New York, USA, Monday 19 September 2022 – His Excellency President Dr Julius Maada Bio has addressed the Transforming Education Summit on the topic ‘Towards Education Transformation, as a global champion, and using the country’s examples to urgently address what has been aptly referred to as a learning crisis.
“In Sierra Leone, we have been aggressively transforming our education sector since 2018. We have done so in order to address questions around access, inclusion, quality, retention, completion, and transition to technical, vocational, and higher education.
“Improving educational outcomes in a country where there had been underinvestment in education and failing standards was clearly a challenge. School infrastructure, curriculum, policies, and governance had to be urgently addressed.
“Girls, pregnant girls, poorer learners, learners in rural areas, learners with disabilities had unequal access to the education that was on offer. Learners had uneven access to foundational learning, food, teaching and learning materials, WASH facilities, trained teachers, and more. More importantly, we did not have enough money to undertake the necessary reforms we had envisioned,” he said.
The President noted that because of a strong political will and a commitment his people, four years later, his government was able to increase enrolment across board by more than one million additional learners, adding that they had also achieved gender parity in enrolment.
“We have revamped our curricula at all levels to include critical thinking, comprehension, computational thinking, creativity and civic education. Girls studying STEM subjects can be educated from primary through university tuition-free. Pregnant girls can once again go to school, and we are supporting learners with disabilities with specialised teaching and learning materials. More students are sitting and passing exams than ever before in our country’s history.
“These are but a sample of the achievements we are proud to share as a nation. How did Sierra Leone do it? We focused on goals, investment and inclusive and innovative strategies,” he stated.
President Bio also emphasised that in the first place his government was clear that their goal was to make education the main vehicle for national development, adding that by making basic and secondary education free, they had sent a message to every Sierra Leonean that they, too, deserved to be included.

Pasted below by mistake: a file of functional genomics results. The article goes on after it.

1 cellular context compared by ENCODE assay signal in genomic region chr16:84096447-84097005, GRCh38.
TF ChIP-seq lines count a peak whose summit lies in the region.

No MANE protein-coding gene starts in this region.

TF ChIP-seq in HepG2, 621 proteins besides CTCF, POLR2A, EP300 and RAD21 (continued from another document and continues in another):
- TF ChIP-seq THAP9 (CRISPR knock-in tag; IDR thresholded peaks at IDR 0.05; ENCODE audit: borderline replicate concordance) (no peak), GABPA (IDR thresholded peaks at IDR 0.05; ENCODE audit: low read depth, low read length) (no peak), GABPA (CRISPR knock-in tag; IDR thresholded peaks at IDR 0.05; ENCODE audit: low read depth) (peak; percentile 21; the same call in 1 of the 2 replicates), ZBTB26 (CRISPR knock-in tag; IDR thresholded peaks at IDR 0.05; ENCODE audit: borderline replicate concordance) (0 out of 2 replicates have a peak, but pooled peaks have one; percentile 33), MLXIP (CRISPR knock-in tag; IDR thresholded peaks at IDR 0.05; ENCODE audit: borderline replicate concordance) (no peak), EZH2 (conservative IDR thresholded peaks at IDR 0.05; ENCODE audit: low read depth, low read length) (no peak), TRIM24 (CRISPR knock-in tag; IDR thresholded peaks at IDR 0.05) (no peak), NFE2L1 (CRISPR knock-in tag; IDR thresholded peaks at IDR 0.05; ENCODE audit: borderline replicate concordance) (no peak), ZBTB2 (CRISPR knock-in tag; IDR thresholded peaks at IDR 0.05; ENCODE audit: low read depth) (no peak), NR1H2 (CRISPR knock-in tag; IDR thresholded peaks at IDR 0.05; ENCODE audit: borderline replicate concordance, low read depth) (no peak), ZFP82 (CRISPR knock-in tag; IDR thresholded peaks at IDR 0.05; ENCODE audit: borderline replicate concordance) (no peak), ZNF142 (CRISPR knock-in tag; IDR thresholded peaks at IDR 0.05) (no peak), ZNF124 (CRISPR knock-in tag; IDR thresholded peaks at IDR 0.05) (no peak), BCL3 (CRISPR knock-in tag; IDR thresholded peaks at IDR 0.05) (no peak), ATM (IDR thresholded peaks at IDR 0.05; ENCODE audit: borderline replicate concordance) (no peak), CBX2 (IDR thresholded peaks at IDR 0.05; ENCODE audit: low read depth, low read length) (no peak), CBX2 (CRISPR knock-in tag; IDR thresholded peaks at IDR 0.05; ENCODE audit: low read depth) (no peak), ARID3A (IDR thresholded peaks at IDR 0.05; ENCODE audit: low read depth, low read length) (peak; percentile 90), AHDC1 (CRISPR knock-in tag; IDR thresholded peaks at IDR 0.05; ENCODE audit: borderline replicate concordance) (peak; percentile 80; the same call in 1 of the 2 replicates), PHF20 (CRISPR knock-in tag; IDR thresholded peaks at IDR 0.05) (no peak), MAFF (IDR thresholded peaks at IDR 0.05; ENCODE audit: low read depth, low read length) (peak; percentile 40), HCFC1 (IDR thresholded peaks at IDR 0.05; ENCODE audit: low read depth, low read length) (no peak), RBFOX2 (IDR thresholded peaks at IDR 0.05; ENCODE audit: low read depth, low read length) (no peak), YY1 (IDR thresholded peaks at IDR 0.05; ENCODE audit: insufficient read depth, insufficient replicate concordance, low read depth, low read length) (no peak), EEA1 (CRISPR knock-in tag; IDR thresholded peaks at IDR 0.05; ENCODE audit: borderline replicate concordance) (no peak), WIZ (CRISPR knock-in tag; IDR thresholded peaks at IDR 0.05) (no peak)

“Secondly, we raised our domestic investment. We raised education’s share of the domestic budget to 20% – schools fees and exam fees are now a thing of the past in our government-supported schools. We have expanded school feeding and hired thousands of new teachers and increased their salaries even during COVID.
“Thirdly, we innovated in our policies and technology tools, always with a view to improve inclusion and access. We adopted the Radical Inclusion policy to deliberately support those most at-risk of not reaping the benefits of an education,” he said.
It could be recalled that Sierra Leone, earlier this year, brought together the 14 countries that signed the Freetown Manifesto to make a commitment to Gender Transformative Leadership in and through education.
The 18-20 May 2022 gender-transformative leadership workshop was hosted by the Ministry of Basic and Senior Secondary Education and the Gender at the Centre Initiative, a programme implemented by UNGEI and UNESCO IIEP and supported by UNICEF, GPE, UNESCO and the governments of Italy, France, United Kingdom, Germany and the European Union.
“But we are only getting started because I believe that SDG 4 is essential to achieving all other SDGs. We stand ready to work with partners to continue to develop this vision and improve education outcomes in Sierra Leone.
“Personally, I met with various stakeholders, including school children, in preparation for this summit. This is why today I am pleased to announce a new level of ambition to make education an even stronger driver of gender equity, inclusion, and sustainable national development.
“Today, Sierra Leone commits to cutting in half the number of out-of-school children of primary school age by 2030, compared to today. We will launch an Alliance for Foundational Learning through which we further commit to cutting the rate of learning poverty in half or more by 2030,” he concluded.
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